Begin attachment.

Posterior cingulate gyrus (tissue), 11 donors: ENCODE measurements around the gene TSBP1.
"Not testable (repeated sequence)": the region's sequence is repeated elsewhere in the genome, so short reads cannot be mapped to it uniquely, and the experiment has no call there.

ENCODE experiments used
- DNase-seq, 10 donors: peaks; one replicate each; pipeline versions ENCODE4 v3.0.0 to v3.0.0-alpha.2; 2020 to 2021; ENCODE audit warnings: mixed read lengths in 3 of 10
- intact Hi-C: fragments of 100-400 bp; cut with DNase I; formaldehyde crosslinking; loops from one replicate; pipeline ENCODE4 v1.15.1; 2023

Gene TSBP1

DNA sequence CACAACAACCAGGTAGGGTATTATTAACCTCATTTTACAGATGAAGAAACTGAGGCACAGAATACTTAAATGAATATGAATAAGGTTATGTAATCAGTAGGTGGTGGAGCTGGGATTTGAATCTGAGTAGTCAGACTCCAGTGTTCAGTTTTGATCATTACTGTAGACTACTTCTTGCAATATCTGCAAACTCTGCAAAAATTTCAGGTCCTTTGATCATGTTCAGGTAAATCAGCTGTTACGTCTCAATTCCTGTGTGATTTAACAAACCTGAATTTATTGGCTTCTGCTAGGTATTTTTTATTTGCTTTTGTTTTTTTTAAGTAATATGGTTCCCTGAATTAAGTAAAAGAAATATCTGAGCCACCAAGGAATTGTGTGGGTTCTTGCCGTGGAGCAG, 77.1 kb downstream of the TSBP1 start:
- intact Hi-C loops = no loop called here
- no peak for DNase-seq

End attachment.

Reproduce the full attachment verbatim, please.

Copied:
Posterior cingulate gyrus (tissue), 11 donors: ENCODE measurements around the gene TSBP1.
"Not testable (repeated sequence)": the region's sequence is repeated elsewhere in the genome, so short reads cannot be mapped to it uniquely, and the experiment has no call there.

ENCODE experiments used
- DNase-seq, 10 donors: peaks; one replicate each; pipeline versions ENCODE4 v3.0.0 to v3.0.0-alpha.2; 2020 to 2021; ENCODE audit warnings: mixed read lengths in 3 of 10
- intact Hi-C: fragments of 100-400 bp; cut with DNase I; formaldehyde crosslinking; loops from one replicate; pipeline ENCODE4 v1.15.1; 2023

Gene TSBP1

DNA sequence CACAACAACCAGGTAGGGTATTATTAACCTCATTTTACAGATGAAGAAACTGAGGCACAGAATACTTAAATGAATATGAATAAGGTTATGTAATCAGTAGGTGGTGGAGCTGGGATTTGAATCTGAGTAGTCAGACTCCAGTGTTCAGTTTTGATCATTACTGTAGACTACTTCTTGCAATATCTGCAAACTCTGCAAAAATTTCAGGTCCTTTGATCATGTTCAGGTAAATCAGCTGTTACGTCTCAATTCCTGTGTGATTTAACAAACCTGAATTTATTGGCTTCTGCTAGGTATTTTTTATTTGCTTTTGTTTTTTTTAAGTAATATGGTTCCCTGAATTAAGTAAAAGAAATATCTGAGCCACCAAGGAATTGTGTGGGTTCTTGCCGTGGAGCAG, 77.1 kb downstream of the TSBP1 start:
- intact Hi-C loops = no loop called here
- no peak for DNase-seq